Educational Resources & Customer Support (3.0 stars out of 5)
Educational resources are quite limited, and mostly center around help files and how-tos that relate to the use of the app itself.
The company does offer a small collection of trading courses and a trading simulator (with real-time data), but if you’re a novice investor who’s interested in learning the basics, you’re likely to exhaust these resources fairly quickly, and will then need to look elsewhere.
WeBull’s customer service is on par with that offered by Robinhood, which is to say, it’s present but certainly not world-class.
The company has built a decent FAQ, and with a bit of patience, you can actually communicate (via email, 1 hour response time) with a knowledgeable human being if you need to. There aren’t many customer service horror stories about WeBull’s support, but there aren’t many glowing recommendations, either.
Research & Analysis Tools (3.9 stars out of 5)
This is where WeBull really outshines Robinhood. Remember, the company began life as a research firm, and they’ve incorporated a surprisingly robust set of tools into the structure of their app.
They did incredibly well with charting, and the charts you can create are slick looking and easy to modify to suit your needs. Granted, WeBull isn’t world-class in this regard, and you’ll find better charting capabilities on offer by some of the bigger and better-established brokerage firms, but kudos to the company for offering a robust tool set and for making those tools delightfully easy to use.
Unfortunately, the company only offers the most popular and widely used indicators, so you won’t have access to things like RSI or ADX. Even so, the app has the basics well-covered, and for a novice, or even an intermediate investor, that’s almost always enough.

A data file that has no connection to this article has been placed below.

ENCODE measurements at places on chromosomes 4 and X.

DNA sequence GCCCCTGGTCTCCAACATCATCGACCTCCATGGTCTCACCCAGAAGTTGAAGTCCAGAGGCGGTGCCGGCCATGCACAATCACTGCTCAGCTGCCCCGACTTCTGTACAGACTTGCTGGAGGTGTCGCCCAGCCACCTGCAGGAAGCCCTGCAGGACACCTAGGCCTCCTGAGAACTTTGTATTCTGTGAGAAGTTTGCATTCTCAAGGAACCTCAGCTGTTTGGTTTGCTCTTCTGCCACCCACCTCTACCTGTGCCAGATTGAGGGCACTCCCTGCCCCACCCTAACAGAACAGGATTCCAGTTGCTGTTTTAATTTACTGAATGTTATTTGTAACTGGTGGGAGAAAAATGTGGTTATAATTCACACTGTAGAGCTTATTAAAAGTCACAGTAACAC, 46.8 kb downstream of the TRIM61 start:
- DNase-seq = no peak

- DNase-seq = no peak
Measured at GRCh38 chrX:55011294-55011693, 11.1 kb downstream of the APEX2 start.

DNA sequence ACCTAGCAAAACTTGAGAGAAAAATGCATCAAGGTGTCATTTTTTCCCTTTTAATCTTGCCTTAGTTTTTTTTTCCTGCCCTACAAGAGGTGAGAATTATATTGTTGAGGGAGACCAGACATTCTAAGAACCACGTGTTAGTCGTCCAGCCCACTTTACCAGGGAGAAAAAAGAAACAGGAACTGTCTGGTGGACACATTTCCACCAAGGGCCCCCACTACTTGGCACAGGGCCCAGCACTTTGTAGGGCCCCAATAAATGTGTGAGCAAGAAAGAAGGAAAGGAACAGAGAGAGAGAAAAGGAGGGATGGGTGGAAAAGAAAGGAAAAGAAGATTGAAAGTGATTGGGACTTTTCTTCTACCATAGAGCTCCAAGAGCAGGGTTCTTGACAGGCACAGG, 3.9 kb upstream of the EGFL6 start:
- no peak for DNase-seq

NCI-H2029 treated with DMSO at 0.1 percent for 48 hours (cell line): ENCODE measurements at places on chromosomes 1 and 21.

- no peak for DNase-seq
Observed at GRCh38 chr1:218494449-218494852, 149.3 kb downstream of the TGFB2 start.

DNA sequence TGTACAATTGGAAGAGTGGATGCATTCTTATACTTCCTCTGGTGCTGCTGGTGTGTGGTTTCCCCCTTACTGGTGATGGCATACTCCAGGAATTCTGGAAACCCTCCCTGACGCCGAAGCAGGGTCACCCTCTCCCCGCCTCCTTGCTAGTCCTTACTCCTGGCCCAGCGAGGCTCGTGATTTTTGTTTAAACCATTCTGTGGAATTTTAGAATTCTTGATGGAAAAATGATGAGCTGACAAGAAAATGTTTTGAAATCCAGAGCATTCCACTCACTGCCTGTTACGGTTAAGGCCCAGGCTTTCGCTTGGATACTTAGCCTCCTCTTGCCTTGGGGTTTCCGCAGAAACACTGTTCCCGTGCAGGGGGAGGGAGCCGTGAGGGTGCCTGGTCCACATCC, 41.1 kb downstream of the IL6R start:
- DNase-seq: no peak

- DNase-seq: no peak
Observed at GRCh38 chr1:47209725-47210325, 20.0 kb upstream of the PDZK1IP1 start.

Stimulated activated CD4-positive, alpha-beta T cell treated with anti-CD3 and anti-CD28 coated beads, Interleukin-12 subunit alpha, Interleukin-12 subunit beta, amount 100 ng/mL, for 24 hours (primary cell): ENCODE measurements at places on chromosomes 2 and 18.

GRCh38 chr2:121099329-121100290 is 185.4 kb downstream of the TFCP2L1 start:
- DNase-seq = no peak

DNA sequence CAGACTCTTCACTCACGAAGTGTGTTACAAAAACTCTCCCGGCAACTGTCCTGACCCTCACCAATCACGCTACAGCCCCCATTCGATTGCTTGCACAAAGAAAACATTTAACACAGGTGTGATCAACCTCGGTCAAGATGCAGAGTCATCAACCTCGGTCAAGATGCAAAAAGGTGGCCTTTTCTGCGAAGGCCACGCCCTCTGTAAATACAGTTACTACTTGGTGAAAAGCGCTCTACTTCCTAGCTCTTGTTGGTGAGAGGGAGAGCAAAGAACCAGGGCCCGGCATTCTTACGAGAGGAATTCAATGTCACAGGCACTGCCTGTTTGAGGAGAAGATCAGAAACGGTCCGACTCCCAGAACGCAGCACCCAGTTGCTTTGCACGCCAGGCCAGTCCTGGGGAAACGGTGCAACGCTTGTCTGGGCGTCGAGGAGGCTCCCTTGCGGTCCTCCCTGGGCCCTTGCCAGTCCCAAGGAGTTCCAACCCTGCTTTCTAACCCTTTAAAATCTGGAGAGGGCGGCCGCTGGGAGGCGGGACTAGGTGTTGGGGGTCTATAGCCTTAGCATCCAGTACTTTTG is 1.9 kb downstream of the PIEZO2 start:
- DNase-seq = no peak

In addition to surprisingly good charting capabilities, you’ll find a decent stock screener on tap (again, not world class, but with a few filters and a handful of customization options.
In addition to that, WeBull gives you access to revenue and earnings per share data on everything you can trade, a basic news feed and analyst recommendations. There’s enough here to perform basic fundamental analysis, but as you gain trading experience, it won’t be long before you find yourself wanting more.
Finally, you can build a basic watchlist and track Canadian stocks, US stocks, ETFs, cryptocurrencies, futures, options, commodities, and indices. In other words, you can track a lot more stuff than you can currently invest in. While we have no proof of this, we see the tracking capabilities currently built into the app as a preview of things to come.
Our sense of it is that WeBull wouldn’t bother to allow you to track all of the above if the longer term plan wasn’t to expand their product offering to include those things. Again though, that’s just a guess. There has been no official word on that from the company.
Range Of Product Offerings (2.2 stars out of 5)
WeBull’s range of products is more limited than Robinhoods, with slightly more than 5000 stocks and ETFs on offer. There’s no cryptocurrency access and no options trading yet, although options trading is coming soon. Again, this is fine, bearing in mind the fact that the platform was designed with novice users in mind but as you gain investing experience, you’ll probably start getting frustrated by the limitations.
Pros And Cons
WeBull is a pleasant surprise. We feel that the company succeeded in their mission to outshine Robinhood, and overall, they’ve built a superior product, even though Robinhood offers a slightly larger product catalog at this point.
The biggest reasons to consider using the platform are that it’s super easy to use and it offers free trading.
As with the Robinhood app, the biggest negative is that although the company offers some research and analytic tools and has some educational materials on offer, these are nowhere nearly as advanced as those you’ll find offered by bigger and better-established brokers, many of whom are now also offering free trading.
There’s no doubt about it, WeBull is an impressive trading app, and we were pleased at the time and care the company put into building analytic tools into the framework.
While it’s true that the presence of those tools make it more complicated than Robinhood, those are also the elements that make it a viable trading platform, rather than just a teaching tool. We recommend WeBull for novice and casual traders, but with the proviso that you’ll probably outgrow it before very long.